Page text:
Trump Call for More Stop-and-Frisk Rejected by Chicago Mayor

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Photo by Gage Skidmore via Flickr

Chicago Mayor Rahm Emanuel rejected President Trump’s call for Chicago police to start using stop-and-frisk tactics to get the city’s violent crime under control, saying “the failed policies he’s talking about” would damage the work to build public trust in police, the Chicago Tribune reports.

Trump told the International Association of Chiefs of Police on Monday he would send Justice Department officials to Chicago “to help straighten out the terrible shooting wave.” The president wants officials to “work with local authorities to try to change the terrible deal the city of Chicago entered into with ACLU, which ties law enforcement’s hands, and to strongly consider stop-and-frisk.” Trump said.

“It works, and it was meant for problems like Chicago … Rudy Giuliani, when he was mayor of New York City, had a very strong program of stop-and-frisk, and it went from an unacceptably dangerous city to one of the safest cities in the country.

An agreement between the American Civil Liberties Union and the city, which required police officers beginning in 2016 to document street stops thoroughly to try to curb racial profiling and other unconstitutional practices. Police street stops plummeted between 2015 and 2016, and some critics blamed that for an increase in homicides in 2016. Emanuel pointed to statistics showing gun violence down in Chicago since 2016.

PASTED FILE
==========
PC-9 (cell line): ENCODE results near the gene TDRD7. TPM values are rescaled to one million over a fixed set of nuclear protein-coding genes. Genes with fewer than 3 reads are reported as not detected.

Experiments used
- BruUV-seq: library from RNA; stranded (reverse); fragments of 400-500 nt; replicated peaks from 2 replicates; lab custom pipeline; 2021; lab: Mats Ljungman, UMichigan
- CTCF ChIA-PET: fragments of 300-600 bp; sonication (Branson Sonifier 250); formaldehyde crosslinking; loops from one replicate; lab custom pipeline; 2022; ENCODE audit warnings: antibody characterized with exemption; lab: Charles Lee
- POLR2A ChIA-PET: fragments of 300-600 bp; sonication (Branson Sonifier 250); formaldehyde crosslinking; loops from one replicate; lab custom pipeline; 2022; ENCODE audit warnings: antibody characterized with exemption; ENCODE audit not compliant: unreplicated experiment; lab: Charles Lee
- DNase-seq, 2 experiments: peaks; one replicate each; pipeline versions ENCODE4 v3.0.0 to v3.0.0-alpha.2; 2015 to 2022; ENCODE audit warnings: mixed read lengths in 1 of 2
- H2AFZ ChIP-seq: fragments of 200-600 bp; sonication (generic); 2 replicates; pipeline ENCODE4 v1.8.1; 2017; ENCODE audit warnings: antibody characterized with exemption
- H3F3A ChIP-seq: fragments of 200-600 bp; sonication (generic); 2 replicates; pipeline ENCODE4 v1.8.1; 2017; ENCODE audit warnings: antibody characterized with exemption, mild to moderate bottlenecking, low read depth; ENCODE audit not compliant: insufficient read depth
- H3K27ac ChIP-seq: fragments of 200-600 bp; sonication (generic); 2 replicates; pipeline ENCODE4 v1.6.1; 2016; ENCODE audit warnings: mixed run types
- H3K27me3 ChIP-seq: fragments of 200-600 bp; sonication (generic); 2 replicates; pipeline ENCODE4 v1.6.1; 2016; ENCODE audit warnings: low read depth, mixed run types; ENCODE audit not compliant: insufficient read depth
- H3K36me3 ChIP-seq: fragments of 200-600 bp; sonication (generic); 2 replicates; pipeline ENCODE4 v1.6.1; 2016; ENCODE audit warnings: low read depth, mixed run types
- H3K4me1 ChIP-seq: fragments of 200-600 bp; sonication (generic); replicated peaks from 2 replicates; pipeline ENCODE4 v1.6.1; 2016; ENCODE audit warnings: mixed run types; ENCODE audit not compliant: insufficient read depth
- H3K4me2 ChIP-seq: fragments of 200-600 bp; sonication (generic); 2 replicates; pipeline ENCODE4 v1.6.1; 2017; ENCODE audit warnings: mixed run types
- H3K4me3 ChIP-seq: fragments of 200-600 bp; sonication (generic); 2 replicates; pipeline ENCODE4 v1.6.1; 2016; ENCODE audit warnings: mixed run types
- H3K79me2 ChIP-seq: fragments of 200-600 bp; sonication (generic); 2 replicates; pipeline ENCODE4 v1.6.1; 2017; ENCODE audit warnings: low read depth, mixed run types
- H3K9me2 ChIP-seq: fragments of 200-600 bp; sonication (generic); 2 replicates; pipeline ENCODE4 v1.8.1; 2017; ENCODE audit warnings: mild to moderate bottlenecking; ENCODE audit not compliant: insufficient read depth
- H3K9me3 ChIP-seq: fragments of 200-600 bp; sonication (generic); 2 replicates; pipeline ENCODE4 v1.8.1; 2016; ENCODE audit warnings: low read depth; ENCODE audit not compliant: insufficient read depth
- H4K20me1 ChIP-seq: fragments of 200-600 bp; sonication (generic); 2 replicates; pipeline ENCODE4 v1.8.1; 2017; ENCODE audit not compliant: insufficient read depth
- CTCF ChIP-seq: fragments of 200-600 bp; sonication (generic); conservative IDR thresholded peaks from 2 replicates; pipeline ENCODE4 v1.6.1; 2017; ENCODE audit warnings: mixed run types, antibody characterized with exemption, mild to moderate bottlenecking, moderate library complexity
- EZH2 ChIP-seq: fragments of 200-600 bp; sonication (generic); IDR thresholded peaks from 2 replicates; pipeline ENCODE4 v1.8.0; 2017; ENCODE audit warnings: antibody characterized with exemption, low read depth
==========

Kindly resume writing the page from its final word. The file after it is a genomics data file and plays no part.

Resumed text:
The mayor said he would welcome federal help in the form of agents cooperating with police on combating gang crime and gun violence. Sessions criticized the 2015 deal between the ACLU and the city of Chicago while speaking last month at a police training conference.

Also in his Orlando speech, Trump defended new Supreme Court Justice Brett Kavanaugh as “flawless,”   and complained that “the way they really tortured him and his family….was a disgrace. I thought it was one of the most disgraceful performances I’ve ever seen.”

On the way down to Orlando, Trump was joined by Deputy Attorney General Rod Rosenstein and later made clear that Rosenstein’s job was safe, at least for now, Politico reports.

Trump thanked Rosenstein for joining him on the trip and said the two had a “very good talk.” Rosenstein’s status in the Trump administration has been in question since the New York Times reported that he discussed invoking the 25th Amendment to remove the president from office and secretly recording Trump after the decision to fire FBI Director James Comey. Rosenstein denied the story.

Trump told reports that “I didn’t know Rod before, but I’ve gotten to know him and I get along very well with him.”

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